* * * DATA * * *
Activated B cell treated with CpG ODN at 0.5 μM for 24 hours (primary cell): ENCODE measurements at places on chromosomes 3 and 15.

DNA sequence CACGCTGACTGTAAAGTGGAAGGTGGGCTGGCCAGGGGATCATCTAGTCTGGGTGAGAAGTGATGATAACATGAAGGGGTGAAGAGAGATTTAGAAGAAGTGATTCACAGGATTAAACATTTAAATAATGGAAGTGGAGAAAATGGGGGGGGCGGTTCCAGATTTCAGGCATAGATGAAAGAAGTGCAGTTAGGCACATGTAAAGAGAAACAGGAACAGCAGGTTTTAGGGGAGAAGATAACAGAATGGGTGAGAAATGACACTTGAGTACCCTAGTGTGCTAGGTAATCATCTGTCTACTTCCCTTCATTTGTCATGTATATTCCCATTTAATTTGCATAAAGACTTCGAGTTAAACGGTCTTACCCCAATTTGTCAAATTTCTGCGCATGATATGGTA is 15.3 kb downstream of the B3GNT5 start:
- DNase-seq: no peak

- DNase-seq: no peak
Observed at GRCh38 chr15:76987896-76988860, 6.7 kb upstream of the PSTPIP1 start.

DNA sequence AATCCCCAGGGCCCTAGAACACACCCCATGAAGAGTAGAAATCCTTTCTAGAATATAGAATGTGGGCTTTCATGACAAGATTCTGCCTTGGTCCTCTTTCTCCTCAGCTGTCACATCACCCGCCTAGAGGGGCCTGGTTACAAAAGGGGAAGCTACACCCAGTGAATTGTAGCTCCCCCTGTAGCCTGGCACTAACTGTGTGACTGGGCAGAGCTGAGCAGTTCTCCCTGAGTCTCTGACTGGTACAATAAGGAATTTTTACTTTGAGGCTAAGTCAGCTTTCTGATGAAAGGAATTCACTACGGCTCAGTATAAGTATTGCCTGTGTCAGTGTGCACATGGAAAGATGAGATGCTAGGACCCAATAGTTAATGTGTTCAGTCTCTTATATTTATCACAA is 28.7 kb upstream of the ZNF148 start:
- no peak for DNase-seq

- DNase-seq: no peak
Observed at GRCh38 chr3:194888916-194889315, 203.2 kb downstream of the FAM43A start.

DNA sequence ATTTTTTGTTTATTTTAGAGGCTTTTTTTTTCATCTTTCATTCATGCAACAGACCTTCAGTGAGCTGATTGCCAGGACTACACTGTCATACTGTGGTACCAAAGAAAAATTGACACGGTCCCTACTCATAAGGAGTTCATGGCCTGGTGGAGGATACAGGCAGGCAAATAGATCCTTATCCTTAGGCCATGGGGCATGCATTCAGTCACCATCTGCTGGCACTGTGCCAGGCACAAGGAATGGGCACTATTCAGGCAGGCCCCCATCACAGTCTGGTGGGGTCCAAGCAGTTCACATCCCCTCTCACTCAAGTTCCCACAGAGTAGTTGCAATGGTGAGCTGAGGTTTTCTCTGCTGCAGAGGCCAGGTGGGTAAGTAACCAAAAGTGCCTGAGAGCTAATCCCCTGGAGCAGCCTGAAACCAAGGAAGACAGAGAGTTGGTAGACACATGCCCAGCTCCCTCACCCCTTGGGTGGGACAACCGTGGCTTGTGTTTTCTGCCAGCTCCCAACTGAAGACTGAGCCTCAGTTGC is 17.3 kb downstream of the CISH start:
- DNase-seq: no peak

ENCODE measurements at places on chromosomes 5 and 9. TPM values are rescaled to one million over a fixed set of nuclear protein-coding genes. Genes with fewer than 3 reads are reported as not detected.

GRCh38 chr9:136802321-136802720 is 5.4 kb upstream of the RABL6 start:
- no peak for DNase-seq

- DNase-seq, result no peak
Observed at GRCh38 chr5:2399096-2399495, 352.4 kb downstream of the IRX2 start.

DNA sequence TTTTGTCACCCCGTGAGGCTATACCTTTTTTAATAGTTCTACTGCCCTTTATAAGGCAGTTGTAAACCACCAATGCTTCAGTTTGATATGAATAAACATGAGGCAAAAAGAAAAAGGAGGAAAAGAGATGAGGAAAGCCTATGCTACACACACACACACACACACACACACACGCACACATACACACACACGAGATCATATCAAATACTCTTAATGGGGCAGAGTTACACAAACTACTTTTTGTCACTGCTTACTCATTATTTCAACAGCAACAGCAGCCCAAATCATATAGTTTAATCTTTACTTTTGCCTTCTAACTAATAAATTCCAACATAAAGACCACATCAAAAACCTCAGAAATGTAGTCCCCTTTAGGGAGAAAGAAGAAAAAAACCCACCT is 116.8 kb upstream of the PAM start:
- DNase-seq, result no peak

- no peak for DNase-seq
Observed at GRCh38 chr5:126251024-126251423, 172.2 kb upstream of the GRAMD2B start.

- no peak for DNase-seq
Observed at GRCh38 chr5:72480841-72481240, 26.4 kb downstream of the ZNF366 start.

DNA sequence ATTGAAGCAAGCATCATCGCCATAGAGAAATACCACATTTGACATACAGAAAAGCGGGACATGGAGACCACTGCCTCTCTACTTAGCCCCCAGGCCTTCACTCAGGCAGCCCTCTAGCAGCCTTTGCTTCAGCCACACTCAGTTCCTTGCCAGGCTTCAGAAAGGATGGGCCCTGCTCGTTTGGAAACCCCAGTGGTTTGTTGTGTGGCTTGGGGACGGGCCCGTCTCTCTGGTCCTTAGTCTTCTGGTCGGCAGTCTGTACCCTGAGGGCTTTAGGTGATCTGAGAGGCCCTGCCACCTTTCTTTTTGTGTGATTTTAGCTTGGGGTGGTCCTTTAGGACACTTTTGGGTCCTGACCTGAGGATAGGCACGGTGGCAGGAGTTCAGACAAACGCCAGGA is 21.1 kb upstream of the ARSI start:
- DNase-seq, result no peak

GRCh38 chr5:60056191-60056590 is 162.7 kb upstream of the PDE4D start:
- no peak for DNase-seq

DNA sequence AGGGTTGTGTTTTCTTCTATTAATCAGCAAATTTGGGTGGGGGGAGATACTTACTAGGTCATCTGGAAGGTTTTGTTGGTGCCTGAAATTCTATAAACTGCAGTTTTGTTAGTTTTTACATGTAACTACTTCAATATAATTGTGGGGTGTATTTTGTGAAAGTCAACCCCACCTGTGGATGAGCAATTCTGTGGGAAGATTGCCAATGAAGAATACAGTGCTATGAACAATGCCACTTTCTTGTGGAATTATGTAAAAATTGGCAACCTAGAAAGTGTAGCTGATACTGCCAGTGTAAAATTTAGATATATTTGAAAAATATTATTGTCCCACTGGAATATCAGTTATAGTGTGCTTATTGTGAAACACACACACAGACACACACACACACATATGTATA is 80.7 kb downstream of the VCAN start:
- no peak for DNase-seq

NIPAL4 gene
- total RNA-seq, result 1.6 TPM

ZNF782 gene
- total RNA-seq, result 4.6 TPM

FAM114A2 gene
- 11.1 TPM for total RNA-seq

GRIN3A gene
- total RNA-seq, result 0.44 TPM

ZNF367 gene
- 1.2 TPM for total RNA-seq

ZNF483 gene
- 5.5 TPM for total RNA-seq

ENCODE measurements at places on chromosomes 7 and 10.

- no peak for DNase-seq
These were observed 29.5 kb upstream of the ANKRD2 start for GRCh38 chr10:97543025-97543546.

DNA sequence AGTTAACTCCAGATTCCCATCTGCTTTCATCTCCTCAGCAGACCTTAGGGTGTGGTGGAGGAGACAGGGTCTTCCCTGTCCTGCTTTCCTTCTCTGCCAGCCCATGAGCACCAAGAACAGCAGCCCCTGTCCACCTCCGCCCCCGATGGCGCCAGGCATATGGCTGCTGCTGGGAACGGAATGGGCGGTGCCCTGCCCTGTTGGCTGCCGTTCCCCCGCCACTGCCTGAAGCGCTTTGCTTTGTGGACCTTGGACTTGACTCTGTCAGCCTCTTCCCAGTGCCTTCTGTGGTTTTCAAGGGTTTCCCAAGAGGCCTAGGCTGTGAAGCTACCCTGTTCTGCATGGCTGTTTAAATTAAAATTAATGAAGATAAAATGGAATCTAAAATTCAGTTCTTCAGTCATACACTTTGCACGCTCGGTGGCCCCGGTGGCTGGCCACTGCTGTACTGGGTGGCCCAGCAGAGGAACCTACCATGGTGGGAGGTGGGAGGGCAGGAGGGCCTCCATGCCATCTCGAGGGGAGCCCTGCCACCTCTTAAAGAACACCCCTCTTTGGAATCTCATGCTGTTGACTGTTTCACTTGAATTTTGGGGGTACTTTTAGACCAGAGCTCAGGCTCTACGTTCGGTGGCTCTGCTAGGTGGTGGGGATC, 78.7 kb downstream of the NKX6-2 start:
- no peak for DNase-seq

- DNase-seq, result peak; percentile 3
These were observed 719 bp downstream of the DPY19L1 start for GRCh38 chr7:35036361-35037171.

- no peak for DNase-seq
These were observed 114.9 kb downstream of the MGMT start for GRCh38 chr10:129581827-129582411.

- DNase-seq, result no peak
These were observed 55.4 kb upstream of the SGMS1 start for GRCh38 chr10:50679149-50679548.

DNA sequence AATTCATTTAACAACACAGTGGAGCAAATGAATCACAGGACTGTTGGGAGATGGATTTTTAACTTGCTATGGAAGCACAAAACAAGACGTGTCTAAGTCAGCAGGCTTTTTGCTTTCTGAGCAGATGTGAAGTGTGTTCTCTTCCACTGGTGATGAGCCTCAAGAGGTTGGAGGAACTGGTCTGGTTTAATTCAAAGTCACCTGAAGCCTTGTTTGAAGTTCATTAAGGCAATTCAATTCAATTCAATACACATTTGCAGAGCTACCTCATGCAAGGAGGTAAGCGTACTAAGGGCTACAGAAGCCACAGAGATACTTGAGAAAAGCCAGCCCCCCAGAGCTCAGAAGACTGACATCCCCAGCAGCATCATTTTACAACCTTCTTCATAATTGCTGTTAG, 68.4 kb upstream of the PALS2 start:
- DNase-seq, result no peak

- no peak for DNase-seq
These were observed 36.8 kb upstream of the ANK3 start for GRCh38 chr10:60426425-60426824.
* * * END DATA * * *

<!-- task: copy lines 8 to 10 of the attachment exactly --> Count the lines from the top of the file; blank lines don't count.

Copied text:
- DNase-seq: no peak
Observed at GRCh38 chr3:194888916-194889315, 203.2 kb downstream of the FAM43A start.

DNA sequence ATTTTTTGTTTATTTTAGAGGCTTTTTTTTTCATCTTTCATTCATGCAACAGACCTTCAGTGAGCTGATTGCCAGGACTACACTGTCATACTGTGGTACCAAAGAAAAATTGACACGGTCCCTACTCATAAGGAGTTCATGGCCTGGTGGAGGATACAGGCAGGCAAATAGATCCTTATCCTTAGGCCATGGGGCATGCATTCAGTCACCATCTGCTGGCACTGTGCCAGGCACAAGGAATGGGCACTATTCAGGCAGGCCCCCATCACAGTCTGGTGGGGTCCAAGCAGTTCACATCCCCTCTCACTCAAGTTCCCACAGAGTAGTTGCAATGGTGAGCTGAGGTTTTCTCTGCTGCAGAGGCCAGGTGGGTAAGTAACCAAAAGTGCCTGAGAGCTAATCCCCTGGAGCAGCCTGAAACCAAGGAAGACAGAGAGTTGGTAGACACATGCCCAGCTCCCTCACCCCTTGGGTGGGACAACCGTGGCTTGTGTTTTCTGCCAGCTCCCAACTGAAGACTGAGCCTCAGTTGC is 17.3 kb downstream of the CISH start: